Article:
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4 gallons, 52f to 145f energy?

  1. Dec 25, 2012 #1
    4 gallons of water to go from 52f to 145f, how much energy does it take?

    Just saw a video of someone do it in 2 minutes using a 5hp motor or about 125 watts
     
  2. jcsd
  3. Dec 25, 2012 #2

    Bandersnatch

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    Convert the units to SI and use E=mgh

    4*3,79{four gallons in litres}*9,81{acceleration due to gravity}*28,34{the height difference in metres}=4216 Joules

    That's roughly 30 seconds for a 125W engine, assuming no losses.

    In general, lifting things up require very little energy as compared to other everyday energy-intensive uses. E.g. heating a cup of water to the boiling point(aka making tea) consumes enough energy to lift the same cup to the height of 30km.

    Also, Merry Christmas.
     
  4. Dec 25, 2012 #3
    So in other words doing it in about 2 minutes is only about 25% efficient using that much energy.

    Thanks for the quick answer & Merry Christmas to you & everyone else as well
     
  5. Dec 25, 2012 #4

    russ_watters

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    Um....is "f" feet or Fahrenheit? And 5 hp is 3730 Watts, not 125...

    Clarification required...
     
  6. Dec 25, 2012 #5

    Bandersnatch

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    Heh, good points. Obviously I assumed height.

    In the case of temperature, it takes ~213 Joules of energy to heat up 1gram of water by 51K(converted from Fahrenheit).
    Four gallons require ~3230000 Joules.
    Two minutes of operation of a 125W engine nets 1500J. A 3730W engine supplies 450000J in the same amount of time.(again, no losses)
    Neither is nearly enough, so it probably was height after all.
     
  7. Dec 25, 2012 #6
    Actually it was 52 to 145 fahrenheit, guy was using a 5hp motor for 2 minutes to drive a hydrosonice pump which actually a lot of people have claimed has exibited overunity. Now this was all rought numbers, it was 2 mins and about 3sec, and I didn't see exactly how many watts he was pulling I'm just going of him saying its a 5hp motor maxed out.
     
  8. Dec 25, 2012 #7
    And yea its 5hp for 2 minutes so I figured you divide 5hp/3730 watts by 30 = 125W/sec or 125W/s x120 seconds= 15000J right? Or no?
     
  9. Dec 25, 2012 #8

    sophiecentaur

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    Watts per second is not a quantity that means much in this context. I think you need to examine your dimensions, in general and stick to Imperial or SI (Si, preferably). There is less possibility of getting mixed up if you use SI, I think. (I would say that, though!).

    Also, there is not much point in looking at 'Over Unity' devices. The claimed over unity figures have to be wrong and are often arrived at by smoke and mirrors with Units (if not by just plain lying). PF excludes discussion of Over Unity, in any case.
     
  10. Dec 25, 2012 #9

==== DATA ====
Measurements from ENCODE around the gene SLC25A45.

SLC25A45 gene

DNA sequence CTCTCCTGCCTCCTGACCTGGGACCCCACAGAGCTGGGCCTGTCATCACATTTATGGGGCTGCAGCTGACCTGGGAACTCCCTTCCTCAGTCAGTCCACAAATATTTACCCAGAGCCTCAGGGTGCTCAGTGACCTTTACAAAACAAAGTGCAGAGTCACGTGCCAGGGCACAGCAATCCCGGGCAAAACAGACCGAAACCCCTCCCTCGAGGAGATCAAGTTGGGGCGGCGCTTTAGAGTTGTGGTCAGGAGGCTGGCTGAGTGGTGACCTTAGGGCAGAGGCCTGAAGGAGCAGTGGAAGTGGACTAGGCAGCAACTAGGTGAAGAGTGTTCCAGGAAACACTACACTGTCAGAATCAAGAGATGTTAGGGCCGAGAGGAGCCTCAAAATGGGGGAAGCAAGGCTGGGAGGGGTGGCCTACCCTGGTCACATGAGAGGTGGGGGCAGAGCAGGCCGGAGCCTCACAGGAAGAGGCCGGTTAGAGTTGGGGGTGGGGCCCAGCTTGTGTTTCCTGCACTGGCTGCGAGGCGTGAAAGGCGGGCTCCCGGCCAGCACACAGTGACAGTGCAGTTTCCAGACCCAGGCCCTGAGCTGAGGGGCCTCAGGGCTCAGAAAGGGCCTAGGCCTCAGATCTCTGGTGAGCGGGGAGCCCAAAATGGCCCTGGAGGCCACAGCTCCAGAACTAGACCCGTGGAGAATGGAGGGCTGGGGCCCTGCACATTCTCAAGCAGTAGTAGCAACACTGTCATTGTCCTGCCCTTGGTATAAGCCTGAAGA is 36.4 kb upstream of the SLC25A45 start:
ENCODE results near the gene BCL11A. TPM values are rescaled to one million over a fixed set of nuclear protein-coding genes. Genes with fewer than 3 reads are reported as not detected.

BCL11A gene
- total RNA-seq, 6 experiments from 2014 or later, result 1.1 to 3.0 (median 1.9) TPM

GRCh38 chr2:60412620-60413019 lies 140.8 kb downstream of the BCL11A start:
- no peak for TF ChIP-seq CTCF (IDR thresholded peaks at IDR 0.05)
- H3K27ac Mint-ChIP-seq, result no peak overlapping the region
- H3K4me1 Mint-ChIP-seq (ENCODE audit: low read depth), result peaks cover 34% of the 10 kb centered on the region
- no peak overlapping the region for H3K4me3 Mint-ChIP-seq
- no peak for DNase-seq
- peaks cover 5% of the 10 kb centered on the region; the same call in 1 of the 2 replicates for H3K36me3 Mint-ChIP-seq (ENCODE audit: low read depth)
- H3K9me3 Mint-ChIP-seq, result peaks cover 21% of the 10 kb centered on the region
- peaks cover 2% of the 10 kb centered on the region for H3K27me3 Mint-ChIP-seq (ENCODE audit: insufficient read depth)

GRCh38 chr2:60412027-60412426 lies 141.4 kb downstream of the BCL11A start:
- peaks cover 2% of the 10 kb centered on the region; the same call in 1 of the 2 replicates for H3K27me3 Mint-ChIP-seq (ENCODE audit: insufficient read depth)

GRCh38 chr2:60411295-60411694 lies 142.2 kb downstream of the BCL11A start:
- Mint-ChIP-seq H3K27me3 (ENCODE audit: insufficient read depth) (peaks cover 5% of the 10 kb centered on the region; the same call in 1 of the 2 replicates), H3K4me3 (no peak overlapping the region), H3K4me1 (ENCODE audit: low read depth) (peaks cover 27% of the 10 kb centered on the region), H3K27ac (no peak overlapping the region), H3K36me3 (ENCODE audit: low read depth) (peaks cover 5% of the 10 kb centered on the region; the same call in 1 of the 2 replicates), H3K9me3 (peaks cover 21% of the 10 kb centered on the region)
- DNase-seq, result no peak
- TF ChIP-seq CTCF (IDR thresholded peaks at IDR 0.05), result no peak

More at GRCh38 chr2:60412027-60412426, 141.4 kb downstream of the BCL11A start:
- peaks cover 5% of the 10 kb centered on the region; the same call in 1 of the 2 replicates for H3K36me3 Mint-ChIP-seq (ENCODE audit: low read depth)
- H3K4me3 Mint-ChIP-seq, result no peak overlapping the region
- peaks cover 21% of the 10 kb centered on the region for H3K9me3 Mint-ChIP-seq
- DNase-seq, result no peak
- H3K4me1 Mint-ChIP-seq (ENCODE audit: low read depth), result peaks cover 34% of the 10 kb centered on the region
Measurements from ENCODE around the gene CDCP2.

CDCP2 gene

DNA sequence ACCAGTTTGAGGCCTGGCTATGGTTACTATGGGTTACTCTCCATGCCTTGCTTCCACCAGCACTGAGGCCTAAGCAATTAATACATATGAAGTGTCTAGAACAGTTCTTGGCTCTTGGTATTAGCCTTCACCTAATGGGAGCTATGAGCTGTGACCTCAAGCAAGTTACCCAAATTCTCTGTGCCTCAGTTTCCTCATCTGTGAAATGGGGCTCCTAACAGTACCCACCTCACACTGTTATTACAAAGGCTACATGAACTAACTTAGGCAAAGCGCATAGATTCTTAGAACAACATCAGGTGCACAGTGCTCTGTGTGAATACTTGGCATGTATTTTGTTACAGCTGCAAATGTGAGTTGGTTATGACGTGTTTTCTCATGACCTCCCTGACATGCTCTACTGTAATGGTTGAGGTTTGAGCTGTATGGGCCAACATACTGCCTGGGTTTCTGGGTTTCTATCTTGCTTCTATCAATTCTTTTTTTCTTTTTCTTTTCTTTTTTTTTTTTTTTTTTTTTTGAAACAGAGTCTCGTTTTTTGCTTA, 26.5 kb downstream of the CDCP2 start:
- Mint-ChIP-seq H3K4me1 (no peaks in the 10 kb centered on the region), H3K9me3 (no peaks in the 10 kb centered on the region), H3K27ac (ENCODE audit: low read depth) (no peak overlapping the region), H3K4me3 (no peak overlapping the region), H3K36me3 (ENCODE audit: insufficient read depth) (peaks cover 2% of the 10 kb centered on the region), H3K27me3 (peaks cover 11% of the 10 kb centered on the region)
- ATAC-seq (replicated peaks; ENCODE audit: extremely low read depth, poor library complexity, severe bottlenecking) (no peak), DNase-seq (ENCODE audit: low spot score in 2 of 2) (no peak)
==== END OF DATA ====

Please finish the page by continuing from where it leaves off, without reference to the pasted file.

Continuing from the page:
Oh I totally understand over-unity is 99.9999% crap, I just tend to give anything a change even if I'm only giving it a 1 in a billion possibility. As advanced as today's science is it probably still only knows a fraction of a % of how everything really works sooo I try not to be closed minded. But forget that actually I wasn't even going to mention why I was asking so we don't get into that, just kinda wanted to know for myself what kind of energy it would take.
     
  11. Dec 25, 2012 #10

    sophiecentaur

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    If you want examples of 'getting more heat out than energy put in' then you only need to look at heat pumps. They work. But by getting heat from a cold source and pumping it to a hot source. That's not over unity but it is 'good value' if you can make and maintain the refrigeration unit AND have a source of not-too-cold water / air / ground from which to extract your heat. There are working installations but it never seems to catch on because it needs to be in just the right location.

    If you want a useful appraisal of this hydrosonic pump system, you need to get the units and quantities perfectly straight and also do a 'total costing' of the energy involved. The video in the link that is quoted doesn't show the rate of water flow. It uses the term 'thermosyphon' as if it's something special. It only means natural convection - as in the early central heating systems and the very first motor cars. If that tank of water really is all heating up more than is suggested by the kWhr supplied then something, somewhere is cooling down to provide that excess heat. It could even be the air in the workshop (same as the stuff in the fridge cools down so that the coils in the back get warm).

    Just remember that 5hp is 5X760W = 3.6kW. A 3.6kW heater is fairly meaty and would even supply enough hot water for a meager shower. I think you have been misled by the 125W diversion.
     
  12. Dec 25, 2012 #11
    Again thanks for the explanations everyone
     
  13. Dec 25, 2012 #12

    Vanadium 50

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    Yes, but you're not just wasting your time. You're wasting everyone's time, which is why we don't discuss perpetual motion machines here. You should reread the PF Rules, which you agreed to when you joined.

    Additionally, perpetual motion machines are sold by charlatans and con-men. You can't believe any number they give you whatsoever.
     
  14. Dec 25, 2012 #13

    berkeman

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